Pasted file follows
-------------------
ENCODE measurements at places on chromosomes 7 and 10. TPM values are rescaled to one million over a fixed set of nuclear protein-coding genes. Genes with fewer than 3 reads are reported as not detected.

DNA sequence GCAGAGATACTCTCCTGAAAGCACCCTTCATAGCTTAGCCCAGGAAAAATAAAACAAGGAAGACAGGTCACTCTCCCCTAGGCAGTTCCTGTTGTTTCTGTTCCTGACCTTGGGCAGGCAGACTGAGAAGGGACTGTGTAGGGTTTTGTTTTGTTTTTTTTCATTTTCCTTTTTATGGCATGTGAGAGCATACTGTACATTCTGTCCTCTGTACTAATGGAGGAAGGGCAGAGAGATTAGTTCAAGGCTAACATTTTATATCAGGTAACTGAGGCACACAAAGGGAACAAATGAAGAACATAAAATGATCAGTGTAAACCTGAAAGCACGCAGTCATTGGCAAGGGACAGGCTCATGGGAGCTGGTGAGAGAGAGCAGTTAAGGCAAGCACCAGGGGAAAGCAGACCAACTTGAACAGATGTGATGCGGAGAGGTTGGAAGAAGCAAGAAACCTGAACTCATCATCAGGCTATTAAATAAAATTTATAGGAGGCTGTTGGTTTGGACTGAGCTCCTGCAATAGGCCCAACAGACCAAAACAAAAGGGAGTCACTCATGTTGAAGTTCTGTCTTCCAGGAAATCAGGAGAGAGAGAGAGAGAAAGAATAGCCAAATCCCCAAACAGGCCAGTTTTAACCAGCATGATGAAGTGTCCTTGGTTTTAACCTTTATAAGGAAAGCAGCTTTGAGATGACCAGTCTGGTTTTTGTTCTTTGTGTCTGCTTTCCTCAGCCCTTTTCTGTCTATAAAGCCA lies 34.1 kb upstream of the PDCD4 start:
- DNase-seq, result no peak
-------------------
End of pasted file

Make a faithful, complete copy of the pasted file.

ENCODE measurements at places on chromosomes 7 and 10. TPM values are rescaled to one million over a fixed set of nuclear protein-coding genes. Genes with fewer than 3 reads are reported as not detected.

DNA sequence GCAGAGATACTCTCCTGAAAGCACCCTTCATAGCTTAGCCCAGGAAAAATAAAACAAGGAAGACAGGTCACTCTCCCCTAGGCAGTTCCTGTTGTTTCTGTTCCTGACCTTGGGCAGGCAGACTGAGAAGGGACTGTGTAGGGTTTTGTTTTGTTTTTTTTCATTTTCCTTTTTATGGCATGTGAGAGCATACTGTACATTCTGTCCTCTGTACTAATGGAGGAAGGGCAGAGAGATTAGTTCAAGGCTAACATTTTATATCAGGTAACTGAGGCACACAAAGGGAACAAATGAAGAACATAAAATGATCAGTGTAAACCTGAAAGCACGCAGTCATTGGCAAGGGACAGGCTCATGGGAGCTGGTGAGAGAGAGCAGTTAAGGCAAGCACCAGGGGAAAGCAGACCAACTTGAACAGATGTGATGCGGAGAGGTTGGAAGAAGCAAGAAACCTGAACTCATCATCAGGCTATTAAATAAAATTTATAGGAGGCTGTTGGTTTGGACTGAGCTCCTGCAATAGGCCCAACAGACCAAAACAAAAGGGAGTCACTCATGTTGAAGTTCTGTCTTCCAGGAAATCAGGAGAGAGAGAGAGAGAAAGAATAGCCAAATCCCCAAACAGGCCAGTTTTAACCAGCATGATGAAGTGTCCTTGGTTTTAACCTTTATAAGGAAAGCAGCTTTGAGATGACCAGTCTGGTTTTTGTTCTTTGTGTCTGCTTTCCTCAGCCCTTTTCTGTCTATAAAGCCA lies 34.1 kb upstream of the PDCD4 start:
- DNase-seq, result no peak